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article imageApple is now being sued over iPhone 'Touch Disease'

By James Walker     Aug 30, 2016 in Technology
Last week, news broke that scores of iPhone 6 and iPhone 6 Plus handsets are turning up at repair shops with a new hardware defect dubbed "Touch Disease." It leaves the handset's display unusable. Apple is now being sued by a group of consumers.
Reuters reports that the nationwide class-action lawsuit was filed by plaintiffs Todd Cleary of California, Jun Bai of Delaware and Thomas Davidson of Pennsylvania on Sunday, mere days after Touch Disease first made the headlines. In a detailed exposé, device repair specialists iFixit detailed how repair shops are seeing hundreds of handsets turn up with Touch Disease every week.
In recent months, an influx of cases has been noted by specialists. The problem begins when a flickering grey bar appears at the top of the display. Over time, the touch input becomes increasingly glitchy. Eventually, the touchscreen stops working altogether and remains completely unresponsive.
The problem is caused not by the display itself but rather by the two touch controller chips on the phone. These translate taps of the screen into input signals for the phone's software. Without them, the iPhone never gets the message that you're pressing a button or scrolling a menu. Repair specialists have found these chips are gradually detaching from the phone's logic board.
The cause is believed to be the final consequence of "Bendgate." The iPhone 6 series is known to have a comparatively weak chassis that was later strengthened for the 6s. As the phone is used in regular use, it flexes slightly. This places stress on the logic board that gradually wears on the connections for the touch controller chips. In time, they break off entirely.
The touch controller of an iPhone 6
The touch controller of an iPhone 6
Apple is aware of the problem. A representative told an affected user that the company is "very familiar" with Touch Disease but refuses to acknowledge it as an issue. Apple refuses to fix defective devices, instead suggesting customers simply buy a new iPhone. However, the problem can be remedied easily and with only a small expense at dedicated repair shops.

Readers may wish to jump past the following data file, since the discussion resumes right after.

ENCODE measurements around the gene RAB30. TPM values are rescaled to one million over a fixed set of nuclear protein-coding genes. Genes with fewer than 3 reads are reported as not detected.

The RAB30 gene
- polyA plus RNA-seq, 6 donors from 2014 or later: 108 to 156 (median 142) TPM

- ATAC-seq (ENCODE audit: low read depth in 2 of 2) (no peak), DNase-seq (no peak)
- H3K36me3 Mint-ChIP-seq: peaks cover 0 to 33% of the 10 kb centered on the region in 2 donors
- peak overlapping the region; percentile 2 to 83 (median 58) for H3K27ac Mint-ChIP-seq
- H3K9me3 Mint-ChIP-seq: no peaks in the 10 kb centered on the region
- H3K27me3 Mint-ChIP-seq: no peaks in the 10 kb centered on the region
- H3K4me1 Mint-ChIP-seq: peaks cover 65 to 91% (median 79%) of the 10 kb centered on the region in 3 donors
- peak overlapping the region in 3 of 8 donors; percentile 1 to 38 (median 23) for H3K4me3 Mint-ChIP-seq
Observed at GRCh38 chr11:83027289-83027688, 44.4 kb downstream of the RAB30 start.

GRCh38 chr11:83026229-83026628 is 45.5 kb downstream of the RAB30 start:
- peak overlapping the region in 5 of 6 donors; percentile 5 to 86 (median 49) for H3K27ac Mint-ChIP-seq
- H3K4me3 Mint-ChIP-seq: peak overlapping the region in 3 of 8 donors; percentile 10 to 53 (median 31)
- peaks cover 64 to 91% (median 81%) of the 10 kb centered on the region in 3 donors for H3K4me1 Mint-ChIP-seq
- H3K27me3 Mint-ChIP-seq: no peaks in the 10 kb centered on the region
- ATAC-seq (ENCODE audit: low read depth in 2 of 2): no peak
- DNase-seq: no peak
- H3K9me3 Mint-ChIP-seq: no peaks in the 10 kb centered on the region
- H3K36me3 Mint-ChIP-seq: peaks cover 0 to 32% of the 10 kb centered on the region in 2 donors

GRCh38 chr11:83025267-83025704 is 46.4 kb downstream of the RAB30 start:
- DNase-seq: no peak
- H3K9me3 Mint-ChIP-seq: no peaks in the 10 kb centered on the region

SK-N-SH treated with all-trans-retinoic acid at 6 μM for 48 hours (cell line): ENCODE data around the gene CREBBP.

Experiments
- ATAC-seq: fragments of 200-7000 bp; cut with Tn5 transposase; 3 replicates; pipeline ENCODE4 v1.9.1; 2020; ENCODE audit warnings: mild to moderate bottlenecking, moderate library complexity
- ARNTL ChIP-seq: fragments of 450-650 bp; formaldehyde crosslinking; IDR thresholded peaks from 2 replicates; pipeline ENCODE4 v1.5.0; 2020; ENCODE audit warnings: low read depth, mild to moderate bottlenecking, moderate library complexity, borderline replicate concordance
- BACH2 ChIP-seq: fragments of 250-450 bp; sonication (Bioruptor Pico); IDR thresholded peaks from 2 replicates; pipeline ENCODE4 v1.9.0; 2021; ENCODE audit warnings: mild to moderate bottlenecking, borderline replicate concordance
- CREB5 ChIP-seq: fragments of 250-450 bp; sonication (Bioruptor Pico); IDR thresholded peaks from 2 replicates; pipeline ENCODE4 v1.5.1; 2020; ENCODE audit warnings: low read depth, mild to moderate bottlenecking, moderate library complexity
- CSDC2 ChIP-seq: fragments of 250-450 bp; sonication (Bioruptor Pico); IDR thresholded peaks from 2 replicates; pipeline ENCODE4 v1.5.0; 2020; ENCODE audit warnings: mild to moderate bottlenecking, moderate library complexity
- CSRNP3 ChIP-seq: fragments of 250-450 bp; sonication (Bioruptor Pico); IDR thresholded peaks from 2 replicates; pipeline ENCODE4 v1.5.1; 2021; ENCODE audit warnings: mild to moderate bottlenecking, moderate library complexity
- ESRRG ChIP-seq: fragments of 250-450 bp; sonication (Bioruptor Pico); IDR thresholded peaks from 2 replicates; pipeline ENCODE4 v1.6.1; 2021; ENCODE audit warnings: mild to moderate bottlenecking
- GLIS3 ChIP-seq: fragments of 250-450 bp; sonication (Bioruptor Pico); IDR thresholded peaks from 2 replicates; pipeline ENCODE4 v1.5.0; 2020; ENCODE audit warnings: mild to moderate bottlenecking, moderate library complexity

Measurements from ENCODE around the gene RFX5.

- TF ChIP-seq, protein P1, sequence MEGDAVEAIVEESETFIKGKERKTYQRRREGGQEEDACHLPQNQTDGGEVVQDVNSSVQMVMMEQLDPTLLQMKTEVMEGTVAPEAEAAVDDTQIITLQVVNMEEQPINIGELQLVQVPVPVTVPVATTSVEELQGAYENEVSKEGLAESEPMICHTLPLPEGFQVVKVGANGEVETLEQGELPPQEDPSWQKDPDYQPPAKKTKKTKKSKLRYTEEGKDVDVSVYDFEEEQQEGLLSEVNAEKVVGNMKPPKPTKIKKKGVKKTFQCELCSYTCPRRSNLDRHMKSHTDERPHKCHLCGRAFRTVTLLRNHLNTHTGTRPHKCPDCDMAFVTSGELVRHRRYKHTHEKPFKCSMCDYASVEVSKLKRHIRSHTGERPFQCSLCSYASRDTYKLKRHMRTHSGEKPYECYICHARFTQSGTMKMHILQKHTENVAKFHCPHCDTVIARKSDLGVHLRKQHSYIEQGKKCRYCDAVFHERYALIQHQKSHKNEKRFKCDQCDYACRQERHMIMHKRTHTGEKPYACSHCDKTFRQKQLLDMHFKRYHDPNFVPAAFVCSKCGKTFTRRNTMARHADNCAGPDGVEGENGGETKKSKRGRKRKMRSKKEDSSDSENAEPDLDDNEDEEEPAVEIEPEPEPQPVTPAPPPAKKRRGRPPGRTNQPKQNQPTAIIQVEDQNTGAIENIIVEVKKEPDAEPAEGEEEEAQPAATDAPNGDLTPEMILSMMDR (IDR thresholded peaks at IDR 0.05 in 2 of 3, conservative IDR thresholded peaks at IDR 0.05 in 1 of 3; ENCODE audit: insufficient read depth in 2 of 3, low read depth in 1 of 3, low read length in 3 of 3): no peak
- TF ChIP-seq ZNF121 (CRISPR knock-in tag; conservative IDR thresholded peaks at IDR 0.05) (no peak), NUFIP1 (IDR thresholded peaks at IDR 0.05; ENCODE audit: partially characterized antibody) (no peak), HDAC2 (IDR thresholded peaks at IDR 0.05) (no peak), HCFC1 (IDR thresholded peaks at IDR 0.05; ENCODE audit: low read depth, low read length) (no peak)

The wide media reporting, the severity of the issue and the comments of experts has led the plaintiffs to file a lawsuit against Apple. The trio accuse Apple of fraud and violating California consumer protection laws. They suggest the company's decision not to protect the touch controller with a metal shield, present on previous generations, is responsible for the failings, a view upheld by iFixit and independent experts.
"The iPhones are not fit for the purpose of use as smartphones because of the touchscreen defect," Reuters reports the complaint reads.
Touch Disease is generating so much publicity because it is expected the number of cases is only going to grow over the next few months. Specialists are warning that the design defect is liable to eventually affect every iPhone 6 handset. The larger Plus models are especially prone to Touch Disease as they flex more easily.
"The issue is ridiculously widespread and Apple should’ve issued a recall or maybe a free warranty repair on this problem already," repairer Michael Huie told iFixit. "If you own an iPhone 6+ and haven’t experienced the problem yet, then I think the chances are pretty high that you’ll experience it during the lifetime of the phone."
Apple still hasn't publicly commented on Touch Disease. The company rarely acknowledges hardware issues discovered by independent companies. Its own support forum is filling up with complaints and the iFixit report has spurred a flurry of media attention, however. The company could soon be forced to make a response, although whether that will include free warranty repairs remains to be seen.
In the short term, owners of the iPhone 6 can temporarily remedy Touch Disease by simply flexing the phone. This can force the touch controller to re-establish contact with the logic board. It is far from a permanent fix, however. Repair shops are able to attach new touch controller chips and add the protections that Apple left out, preventing the issue from coming back.
More about iPhone, iphone 6, bendgate, touch disease, Smartphones
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